How do we Teach Students to Incorporate Feedback into the Writing Process?

How do we help students realize the value of feedback, whether it’s from peers or teachers?  How do we help students figure out how to address and utilize the feedback they’re provided?  What is the best way to provide feedback to our students?

As a teacher of writing committed to excellence each and every day, I often become frustrated when my students disregard or ignore the feedback I provide to them.  If only they had thought about this aspect of their piece or that character they could have really grown their piece, I often think.  Even more frustrating is when the students don’t seem to understand why they were unable to meet the objective of revising and editing their writing.  It seems like such a simple answer to me: You didn’t revise or edit your piece.  Of course, they then argue that they did fix a run-on sentence here and add a word there.  So, baffled, they stand there, waiting for me to suddenly say, “Oh my goodness.  You are so right.  I am so sorry.  I totally missed that.  You have an A now.”  Usually, it takes me sitting down with the student and going through the revision history of the piece on Google Drive for them to see that they didn’t effectively revise their piece based on the feedback I provided to them.  So, this all begs the question, why?  Why did they not revise the piece?  I sometimes spend at least 30 minutes reading over their pieces and crafting a response to the students that includes questions, highlights, and specific areas in need of improvement or change.  I’m giving them the answer to the test.  Why can’t they seem to translate that into their writing?  What am I not doing?  What could I do differently?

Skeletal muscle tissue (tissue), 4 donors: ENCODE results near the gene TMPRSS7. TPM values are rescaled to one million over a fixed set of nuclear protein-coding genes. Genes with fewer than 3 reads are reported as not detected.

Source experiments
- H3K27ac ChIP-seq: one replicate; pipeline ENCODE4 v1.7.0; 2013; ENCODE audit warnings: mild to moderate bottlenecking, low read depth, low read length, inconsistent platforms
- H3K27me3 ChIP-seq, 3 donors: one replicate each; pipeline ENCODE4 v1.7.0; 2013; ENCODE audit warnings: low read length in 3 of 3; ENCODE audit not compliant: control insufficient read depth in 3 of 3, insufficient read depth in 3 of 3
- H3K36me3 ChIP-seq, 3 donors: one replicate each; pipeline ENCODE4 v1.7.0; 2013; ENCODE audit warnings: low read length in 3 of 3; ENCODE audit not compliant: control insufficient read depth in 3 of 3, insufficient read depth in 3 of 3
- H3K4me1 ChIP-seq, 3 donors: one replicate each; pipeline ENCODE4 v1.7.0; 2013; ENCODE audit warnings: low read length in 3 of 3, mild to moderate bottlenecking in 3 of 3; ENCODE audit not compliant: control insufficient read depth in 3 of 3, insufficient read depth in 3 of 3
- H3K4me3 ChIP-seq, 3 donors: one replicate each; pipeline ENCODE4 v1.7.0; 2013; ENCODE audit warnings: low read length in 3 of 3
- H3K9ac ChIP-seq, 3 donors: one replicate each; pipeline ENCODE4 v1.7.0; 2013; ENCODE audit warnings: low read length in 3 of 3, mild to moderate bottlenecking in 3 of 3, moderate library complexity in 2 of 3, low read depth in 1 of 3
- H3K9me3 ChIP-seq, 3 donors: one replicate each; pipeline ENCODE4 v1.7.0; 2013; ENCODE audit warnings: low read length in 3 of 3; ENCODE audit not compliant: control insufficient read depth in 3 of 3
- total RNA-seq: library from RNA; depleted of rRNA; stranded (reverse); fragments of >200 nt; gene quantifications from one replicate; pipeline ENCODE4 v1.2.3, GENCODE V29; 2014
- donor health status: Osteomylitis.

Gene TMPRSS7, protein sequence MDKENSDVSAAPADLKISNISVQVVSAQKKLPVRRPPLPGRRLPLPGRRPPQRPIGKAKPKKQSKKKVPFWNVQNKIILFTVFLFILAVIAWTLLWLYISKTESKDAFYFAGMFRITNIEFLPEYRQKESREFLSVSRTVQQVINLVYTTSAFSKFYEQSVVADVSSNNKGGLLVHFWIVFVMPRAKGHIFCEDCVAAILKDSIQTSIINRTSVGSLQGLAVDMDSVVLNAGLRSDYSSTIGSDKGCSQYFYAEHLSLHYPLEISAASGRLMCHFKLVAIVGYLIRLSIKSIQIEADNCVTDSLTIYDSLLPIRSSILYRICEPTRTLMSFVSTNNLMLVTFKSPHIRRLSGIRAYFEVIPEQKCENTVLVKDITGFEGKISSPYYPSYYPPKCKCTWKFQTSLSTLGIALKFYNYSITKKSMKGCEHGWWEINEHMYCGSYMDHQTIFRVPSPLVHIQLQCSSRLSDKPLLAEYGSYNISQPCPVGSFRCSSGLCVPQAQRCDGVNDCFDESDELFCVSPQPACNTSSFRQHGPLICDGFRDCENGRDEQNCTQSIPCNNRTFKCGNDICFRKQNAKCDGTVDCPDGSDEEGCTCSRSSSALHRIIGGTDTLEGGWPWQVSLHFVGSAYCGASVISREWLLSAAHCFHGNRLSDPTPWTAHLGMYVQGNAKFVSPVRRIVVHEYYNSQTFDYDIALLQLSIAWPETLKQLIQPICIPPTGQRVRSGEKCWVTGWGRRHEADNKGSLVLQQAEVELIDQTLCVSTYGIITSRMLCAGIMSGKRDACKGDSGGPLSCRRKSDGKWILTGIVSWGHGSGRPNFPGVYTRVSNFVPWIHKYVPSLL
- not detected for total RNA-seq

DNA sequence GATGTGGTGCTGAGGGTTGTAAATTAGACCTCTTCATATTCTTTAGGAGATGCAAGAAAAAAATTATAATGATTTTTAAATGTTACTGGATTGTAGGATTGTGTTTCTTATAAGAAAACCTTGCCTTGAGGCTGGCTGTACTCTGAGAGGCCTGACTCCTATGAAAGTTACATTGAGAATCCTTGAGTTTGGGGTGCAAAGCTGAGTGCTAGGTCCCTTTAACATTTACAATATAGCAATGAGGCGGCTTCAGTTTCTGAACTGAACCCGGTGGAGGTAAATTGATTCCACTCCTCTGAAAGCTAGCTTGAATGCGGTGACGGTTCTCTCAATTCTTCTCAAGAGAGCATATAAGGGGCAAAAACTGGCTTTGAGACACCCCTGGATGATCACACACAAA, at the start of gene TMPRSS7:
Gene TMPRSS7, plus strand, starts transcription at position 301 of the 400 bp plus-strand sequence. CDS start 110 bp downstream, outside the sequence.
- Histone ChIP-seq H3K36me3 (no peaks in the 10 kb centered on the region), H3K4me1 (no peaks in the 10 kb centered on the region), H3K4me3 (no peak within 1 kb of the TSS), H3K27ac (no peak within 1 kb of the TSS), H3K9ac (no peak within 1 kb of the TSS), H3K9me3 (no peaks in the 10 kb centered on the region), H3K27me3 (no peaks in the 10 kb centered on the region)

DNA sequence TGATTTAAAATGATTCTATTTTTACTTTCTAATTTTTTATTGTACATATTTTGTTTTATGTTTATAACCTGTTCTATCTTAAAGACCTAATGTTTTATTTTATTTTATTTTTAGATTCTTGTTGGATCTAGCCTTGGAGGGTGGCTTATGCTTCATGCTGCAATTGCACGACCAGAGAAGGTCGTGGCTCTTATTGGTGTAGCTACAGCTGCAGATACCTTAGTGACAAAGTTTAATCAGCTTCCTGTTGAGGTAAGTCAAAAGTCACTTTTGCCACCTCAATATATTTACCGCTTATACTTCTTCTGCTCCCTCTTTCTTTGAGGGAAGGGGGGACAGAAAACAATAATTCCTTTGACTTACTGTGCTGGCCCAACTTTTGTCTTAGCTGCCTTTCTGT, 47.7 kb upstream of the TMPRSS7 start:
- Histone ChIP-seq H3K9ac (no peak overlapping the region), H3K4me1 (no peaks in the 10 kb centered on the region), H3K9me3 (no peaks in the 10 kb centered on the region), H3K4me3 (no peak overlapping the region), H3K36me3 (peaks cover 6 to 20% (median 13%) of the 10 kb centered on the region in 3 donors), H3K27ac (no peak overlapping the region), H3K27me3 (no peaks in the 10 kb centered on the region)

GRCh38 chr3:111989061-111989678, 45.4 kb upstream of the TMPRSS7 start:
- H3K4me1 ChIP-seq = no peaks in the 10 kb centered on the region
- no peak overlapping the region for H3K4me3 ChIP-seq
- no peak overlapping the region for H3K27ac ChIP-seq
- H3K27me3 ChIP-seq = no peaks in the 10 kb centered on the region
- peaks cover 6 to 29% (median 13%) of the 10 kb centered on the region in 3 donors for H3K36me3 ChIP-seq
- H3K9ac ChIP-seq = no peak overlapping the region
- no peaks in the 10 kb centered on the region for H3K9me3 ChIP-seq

I’ve modeled how to use feedback in the revision process and usually have a chance to meet with almost every student to review the feedback I provided and explain what they need to do to improve their writing.  What else can I do?

Now, I should preface this with, most of my students are very capable of utilizing feedback and revising their writing.  This inability to effectively revise writing really only applies to one or two students.  Why?  Do they not care?  Can I make them care?  Oddly enough, it’s usually those students I spend the most time conferencing with during the revision process so that I know they understand what they need to do.  Could I be doing something wrong?  Is it lack of effort on their part?

Today in Humanities, the boys revised their myths they have been working on for the past week or so.  I had them read through the feedback I provided each of them at the end of their Google Document before beginning to revise their piece.  I even had them underline in their myth where they made changes based on my feedback.  For one student, he was finished in about 15 minutes.  Now, time isn’t the issue here of course.  When I met with him, he had only made minor changes and edits.  He didn’t address the larger issues in his piece and still had many editing errors in his myth.  I asked him some guiding questions and suggested he review my comments and re-edit his piece.  Again, he went back and made some cosmetic changes, but ignored the big issues in his piece.  Did he not see the issues?  Should I have more directly pointed out to him the areas he needed to change?  What can I do to motivate him to want to succeed and grow as a writer?  

Teaching students how to revise their writing based on feedback is a difficult process, but a vital one.  Through modeling, discussion, one-on-one support, and practice, the students will learn this important skill.  Trying new strategies and approaches is helpful as well.  Using mentor texts and our own writing can be very beneficial too.  What we can’t do is give up.  We need to persevere and help our students understand the value of becoming a great writer through reflection.  So, I’m going to “keep on keepin’ on” as Joe Dirt said because something I haven’t tried yet might just light the spark needed to ignite the writing and revision fire.  Growth comes in spurts, and so, I’ll wait.  In the meantime, I’ll have fun teaching.


Leave a Reply

Fill in your details below or click an icon to log in: Logo

You are commenting using your account. Log Out /  Change )

Google+ photo

You are commenting using your Google+ account. Log Out /  Change )

Twitter picture

You are commenting using your Twitter account. Log Out /  Change )

Facebook photo

You are commenting using your Facebook account. Log Out /  Change )


Connecting to %s